Personal liability of senior executives
As per section 164 of the Companies Act, 2013, a director of a company which has not filed its returns for 3 consecutive years is disqualified to become a director in any other company for a period of 5 years. 7 As per Thomson Reuters report on Cost of Compliance 2019, senior management and board may come under increased regulatory scrutiny in several countries.
Non-compliance means roadblock of funding
For start-ups, non-compliance may create roadblock in funding, availability of bank loan and availability of government tenders.
How to mitigate these challenges? How to build strong compliance culture within the organization?
Firms have to align people, process and technology in this journey.
As a first step, companies should take employees along, as they are the people who will uphold internal and external compliance objectives. Employees are to be educated with knowledge and latest developments related to compliance and how it impacts on their role. This will sensitise and enable them to decide right tools and technologies to be adopted to build robust compliance culture.
Automate processes and workflows
Manual processes are error-prone, person-dependent and not scalable. Lot of compliance activities can be very well manged by introducing automation. For example, effective and transparent automated contract management framework can protect a firm from potential legal and financial risks associated with high stake contracts.
Data analytics for compliance
Increasingly, advanced machine learning and statistical algorithm will be used to detect policy violation, fraud or suspicious behaviours. This will also open up many other business growth and cost optimization opportunities for companies.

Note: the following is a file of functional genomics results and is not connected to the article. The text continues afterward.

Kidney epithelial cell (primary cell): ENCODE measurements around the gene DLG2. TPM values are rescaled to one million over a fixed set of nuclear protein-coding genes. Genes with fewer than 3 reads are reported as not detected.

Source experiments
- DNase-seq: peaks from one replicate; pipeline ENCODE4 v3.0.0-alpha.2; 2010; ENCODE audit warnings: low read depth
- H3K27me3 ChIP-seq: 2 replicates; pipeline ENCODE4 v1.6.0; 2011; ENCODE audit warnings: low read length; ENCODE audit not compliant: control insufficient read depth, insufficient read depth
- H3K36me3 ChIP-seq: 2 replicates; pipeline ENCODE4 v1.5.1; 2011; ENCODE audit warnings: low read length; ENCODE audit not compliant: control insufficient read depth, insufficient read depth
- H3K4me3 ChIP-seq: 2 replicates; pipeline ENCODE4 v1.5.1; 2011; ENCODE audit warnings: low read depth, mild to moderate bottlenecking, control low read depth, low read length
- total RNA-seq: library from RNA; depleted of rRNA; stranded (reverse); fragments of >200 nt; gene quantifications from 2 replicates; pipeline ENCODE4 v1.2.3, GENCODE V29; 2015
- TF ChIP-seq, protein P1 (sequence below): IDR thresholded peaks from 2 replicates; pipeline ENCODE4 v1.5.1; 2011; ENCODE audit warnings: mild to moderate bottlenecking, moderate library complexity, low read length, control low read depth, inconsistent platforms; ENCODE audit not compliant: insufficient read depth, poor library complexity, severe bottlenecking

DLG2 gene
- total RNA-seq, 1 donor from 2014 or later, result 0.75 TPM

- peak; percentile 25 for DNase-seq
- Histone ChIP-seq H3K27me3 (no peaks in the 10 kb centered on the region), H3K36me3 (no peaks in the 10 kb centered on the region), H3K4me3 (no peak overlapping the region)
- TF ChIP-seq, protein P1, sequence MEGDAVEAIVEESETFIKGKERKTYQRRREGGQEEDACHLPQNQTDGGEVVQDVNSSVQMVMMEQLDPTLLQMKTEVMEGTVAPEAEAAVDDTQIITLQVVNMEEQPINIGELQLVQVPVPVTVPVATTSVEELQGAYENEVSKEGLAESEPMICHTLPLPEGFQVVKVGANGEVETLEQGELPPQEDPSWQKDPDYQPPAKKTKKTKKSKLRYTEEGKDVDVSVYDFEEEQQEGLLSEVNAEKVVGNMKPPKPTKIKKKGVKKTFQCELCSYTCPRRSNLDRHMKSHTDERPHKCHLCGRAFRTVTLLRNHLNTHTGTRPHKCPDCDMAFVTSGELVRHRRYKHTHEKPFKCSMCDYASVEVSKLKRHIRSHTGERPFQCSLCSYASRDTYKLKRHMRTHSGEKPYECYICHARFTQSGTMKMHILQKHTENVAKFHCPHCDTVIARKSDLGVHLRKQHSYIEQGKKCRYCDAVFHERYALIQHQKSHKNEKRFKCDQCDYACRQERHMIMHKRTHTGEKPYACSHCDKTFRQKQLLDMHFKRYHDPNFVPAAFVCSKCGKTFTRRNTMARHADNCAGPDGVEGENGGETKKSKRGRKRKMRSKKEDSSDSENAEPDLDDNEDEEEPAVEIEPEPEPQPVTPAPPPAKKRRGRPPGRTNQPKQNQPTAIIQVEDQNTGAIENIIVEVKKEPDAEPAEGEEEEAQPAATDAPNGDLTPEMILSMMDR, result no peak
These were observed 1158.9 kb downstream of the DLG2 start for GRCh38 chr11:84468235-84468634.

Cut down of legal charges
The obvious direct benefit of complying with laws is mitigating risk of fines, penalties, legal hassles or cancellation of license.
Firms that follow proper processes, strictly adhere to compliance and discourage any kind of improper and unethical behaviour can attract government authorities, investors, shareholders, partners, employees and customers more, and gain in long run.
Adding positive image towards employees, market, customers or public at large, and, thereby, building intangible asset is a certain by-product of following internal and external compliance.
Employee retention tool
Effective internal compliance of a company can be a motivating factor for employees to stick to the organization, because it acts as basic building block for safety, transparency and fairness.
Strengthening DNA of the organisation – can pave the way for paradigm shift
Proactive measures such as employee training, internal control, benchmarking and adoption of best practices will set foundation of robust framework for a future ready organization. Companies with strong access control, SOPs, processes and policies for remote operation have smoothly adopted work from home (WFH) situation imposed by COVID-19. Some of the Indian companies such as BPO and analytics firm EXL Service, insurance aggregator PolicyBazaar.com are now seriously considering WFH for long run as it gives them the opportunity of cost savings, convenience and productivity gains. Is it not a good idea?
Saving bandwidth of top management
With systems and processes in place, top management can make themselves free of anxiety related to compliance deadlines, verification of data, documentation and reports. Instead they may focus more on core operations and business growth.
All these add up to immense advantage for compliant companies…
A December 2017 study by Ponemon Institute and Globalscape (“Ponemon Study”) revealed that non-compliance costs 2.71 times the cost of maintaining or meeting compliance requirements.
The non-compliance costs come from the expenses associated with business disruption, productivity losses, fines, penalties, and settlement costs, among others.
As governments and regulatory bodies across globe are showing more interest towards latest technologies such as artificial intelligence and real-time big data analytics to enforce compliance, non-compliance is not an option any more.
Following sources have been referred to write this blog:
Research inputs by Manas Bairagi